When you have built an institution that has lasted well past 100 years, it is very hard for it to go away without a fight. Many HBCU’s (Historically Black Colleges and Universities) around the country remain in place, while struggling economically, because many see the importance of their existence. In the city of Tallahassee, Florida lies one of the most storied of the HBCU’s, Florida A&M University.
Like many colleges and universities that have been around many years, FAMU has a music program with long running history as well. My father, a jazz musician, was raised in South Florida and was well aware even as a high school musician of the music program and musicians who attended Florida A&M University. He told me so much about the university that as I was approaching graduation from high school in Chicago, Illinois, I applied to attend FAMU. I was accepted but later decided upon another school. However, that did not change the facts about the musical history of Florida A&M University’s Marching Band and overall music program.
After many years of successfully performing and band building, a scandal surfaced. Drum major Robert Champion collapsed and died Nov. 19, 2011 on a bus parked outside an Orlando, Fla., hotel after a football game. The death was ruled a homicide and Champion's torso was covered with bruises that were inflicted during a brutal hazing ritual that contributed to his death, according to investigators. The band, known for performing at events including the Super Bowl and presidential inaugurations, was suspended shortly after Champion's death. The incident also contributed to the resignation of the university's president and retirement of the band director.
Florida A&M University lifted the suspension of its famed marching band about a year and a half after the hazing death of drum major Robert Champion.
Now, after four years of rebuilding this great program, the Florida Agricultural and Mechanical University (FAMU) world-renowned Marching “100” is headed to the prestigious Tournament of Roses Parade in 2019. The University’s band has received an invitation to participate in this Rose Bowl-connected event in Pasadena, California. This marks FAMU’s first appearance in the parade.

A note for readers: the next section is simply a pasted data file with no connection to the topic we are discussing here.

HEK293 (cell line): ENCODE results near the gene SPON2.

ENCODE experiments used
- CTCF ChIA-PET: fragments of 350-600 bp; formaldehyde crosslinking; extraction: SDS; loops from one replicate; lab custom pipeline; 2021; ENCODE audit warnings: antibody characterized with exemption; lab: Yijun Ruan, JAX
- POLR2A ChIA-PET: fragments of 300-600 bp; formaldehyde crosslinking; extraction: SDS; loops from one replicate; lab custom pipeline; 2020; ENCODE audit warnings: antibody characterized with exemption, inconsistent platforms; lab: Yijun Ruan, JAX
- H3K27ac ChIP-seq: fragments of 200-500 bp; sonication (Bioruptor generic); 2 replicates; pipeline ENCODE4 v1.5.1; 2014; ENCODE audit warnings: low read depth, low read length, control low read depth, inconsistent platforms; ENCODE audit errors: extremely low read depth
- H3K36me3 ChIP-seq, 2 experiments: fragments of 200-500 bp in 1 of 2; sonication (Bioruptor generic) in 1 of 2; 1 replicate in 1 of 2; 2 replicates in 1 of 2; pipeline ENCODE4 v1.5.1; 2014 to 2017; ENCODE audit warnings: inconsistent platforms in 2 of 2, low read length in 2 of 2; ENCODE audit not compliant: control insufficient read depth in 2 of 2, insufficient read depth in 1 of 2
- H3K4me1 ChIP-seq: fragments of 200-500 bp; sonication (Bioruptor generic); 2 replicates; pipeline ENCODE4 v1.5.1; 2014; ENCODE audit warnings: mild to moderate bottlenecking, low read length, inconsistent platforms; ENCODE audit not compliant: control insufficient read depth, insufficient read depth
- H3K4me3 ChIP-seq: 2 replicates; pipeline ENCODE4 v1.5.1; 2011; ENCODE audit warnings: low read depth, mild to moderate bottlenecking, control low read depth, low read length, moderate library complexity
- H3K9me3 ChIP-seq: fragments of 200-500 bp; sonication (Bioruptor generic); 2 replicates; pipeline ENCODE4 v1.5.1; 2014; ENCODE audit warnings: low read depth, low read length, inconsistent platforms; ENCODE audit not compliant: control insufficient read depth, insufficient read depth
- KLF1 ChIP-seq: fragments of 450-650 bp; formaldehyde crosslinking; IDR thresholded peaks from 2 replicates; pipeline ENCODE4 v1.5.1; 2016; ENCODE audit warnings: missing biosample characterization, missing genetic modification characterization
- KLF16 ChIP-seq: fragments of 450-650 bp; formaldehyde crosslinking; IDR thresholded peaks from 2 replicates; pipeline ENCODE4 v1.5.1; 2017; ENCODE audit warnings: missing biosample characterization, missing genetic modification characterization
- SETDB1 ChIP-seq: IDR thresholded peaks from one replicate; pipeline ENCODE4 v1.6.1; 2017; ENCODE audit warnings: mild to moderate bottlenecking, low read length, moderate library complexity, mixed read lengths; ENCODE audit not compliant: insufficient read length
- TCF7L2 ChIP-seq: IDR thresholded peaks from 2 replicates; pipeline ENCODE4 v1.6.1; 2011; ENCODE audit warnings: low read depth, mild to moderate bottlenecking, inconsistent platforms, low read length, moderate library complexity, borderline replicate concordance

“Congratulations to Band Director Dr. Shelby Chipman, our dedicated music department faculty and staff, and, of course, our outstanding student musicians. With the support of the entire FAMU family and friends around the nation, we will mark the Tournament of Roses Parade as another chapter in the storied histories of FAMU and the Marching ‘100,’” said FAMU’s Interim President Larry Robinson, Ph.D.
Chipman added, “Our students continue to be recognized for excellence, hard work and their dedication to being the best in musicianship, performance, and academics. We look forward to this exciting opportunity and putting on an unforgettable show.”
The band has already started its fundraising efforts to finance the trip. Supporters can contribute by contacting the FAMU Foundation Office at850-412-5755 or Dr. Shelby Chipman at 850-599-3024.
FAMU's marching band has been credited for not less than 30 innovative techniques which have become standard operating procedures for many high school and collegiate marching band programs throughout the nation. Penchant for precision demonstrated in every aspect of its performance is a key to the success of the "100."
Ranking high among the many proud traditions of Florida A&M University is the highly acclaimed Marching "100" Band. The first band at this institution, formerly named A&M College, was organized in 1892 under the tutelage of P.A. Van Weller. From a meager store of 16 instruments, the Marching "100" has grown to over 420 members. This organization has been polished and refined to perfection for the past 104 years under the guidance of its directors:
• P.A. Van Weller, 1892 - 1898
• Nathaniel C. Adderly, 1910 - 1918
• Leander A. Kirksey, 1930 - 1945
• Dr. William P. Foster, 1945 - 1998
• Dr. Julian E. White, 1998 - 2012
• Dr. Sylvester Young, 2013 - 2016
• Dr. Shelby R. Chipman 2016 -
Qualities to live by to guide our thoughts and to rule our actions/lives:
“Highest Quality of CHARACTER”
“Achievement in ACADEMICS”
“Attainment in LEADERSHIP”
“Perfection in MUSICIANSHIP”
“Precision in MARCHING”
“Dedication to SERVICE”
The Florida A&M University Bands, a role model of excellence.
by Edward Reid